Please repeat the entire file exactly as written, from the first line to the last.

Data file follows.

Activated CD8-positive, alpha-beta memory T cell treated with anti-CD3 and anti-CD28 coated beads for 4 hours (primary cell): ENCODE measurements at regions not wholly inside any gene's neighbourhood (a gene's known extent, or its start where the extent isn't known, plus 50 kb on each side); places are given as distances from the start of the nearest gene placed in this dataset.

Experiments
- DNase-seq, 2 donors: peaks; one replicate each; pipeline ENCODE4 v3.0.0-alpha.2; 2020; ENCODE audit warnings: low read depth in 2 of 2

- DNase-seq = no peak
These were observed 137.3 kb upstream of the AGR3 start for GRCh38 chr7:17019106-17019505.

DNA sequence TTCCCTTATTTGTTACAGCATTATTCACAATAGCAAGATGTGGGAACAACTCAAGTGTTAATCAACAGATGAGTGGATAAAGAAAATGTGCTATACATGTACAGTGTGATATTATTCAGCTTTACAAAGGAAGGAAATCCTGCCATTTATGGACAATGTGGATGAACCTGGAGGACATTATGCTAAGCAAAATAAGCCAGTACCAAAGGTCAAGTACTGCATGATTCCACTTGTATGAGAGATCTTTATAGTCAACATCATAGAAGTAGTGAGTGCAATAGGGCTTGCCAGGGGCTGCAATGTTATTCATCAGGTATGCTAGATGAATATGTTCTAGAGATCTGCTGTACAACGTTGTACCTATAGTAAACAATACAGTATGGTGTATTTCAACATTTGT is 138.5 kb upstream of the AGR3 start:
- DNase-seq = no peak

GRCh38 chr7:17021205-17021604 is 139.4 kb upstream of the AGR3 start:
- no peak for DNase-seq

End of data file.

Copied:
Activated CD8-positive, alpha-beta memory T cell treated with anti-CD3 and anti-CD28 coated beads for 4 hours (primary cell): ENCODE measurements at regions not wholly inside any gene's neighbourhood (a gene's known extent, or its start where the extent isn't known, plus 50 kb on each side); places are given as distances from the start of the nearest gene placed in this dataset.

Experiments
- DNase-seq, 2 donors: peaks; one replicate each; pipeline ENCODE4 v3.0.0-alpha.2; 2020; ENCODE audit warnings: low read depth in 2 of 2

- DNase-seq = no peak
These were observed 137.3 kb upstream of the AGR3 start for GRCh38 chr7:17019106-17019505.

DNA sequence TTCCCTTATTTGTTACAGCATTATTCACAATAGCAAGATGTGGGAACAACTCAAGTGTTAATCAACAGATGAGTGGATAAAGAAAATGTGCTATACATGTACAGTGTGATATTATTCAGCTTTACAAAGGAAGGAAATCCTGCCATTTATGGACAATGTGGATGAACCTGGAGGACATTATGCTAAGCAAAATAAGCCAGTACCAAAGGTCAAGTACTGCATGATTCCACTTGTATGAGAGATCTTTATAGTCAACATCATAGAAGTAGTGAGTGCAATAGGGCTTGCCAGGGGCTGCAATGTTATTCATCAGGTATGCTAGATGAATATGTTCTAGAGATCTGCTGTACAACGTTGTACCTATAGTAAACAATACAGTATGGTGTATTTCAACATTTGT is 138.5 kb upstream of the AGR3 start:
- DNase-seq = no peak

GRCh38 chr7:17021205-17021604 is 139.4 kb upstream of the AGR3 start:
- no peak for DNase-seq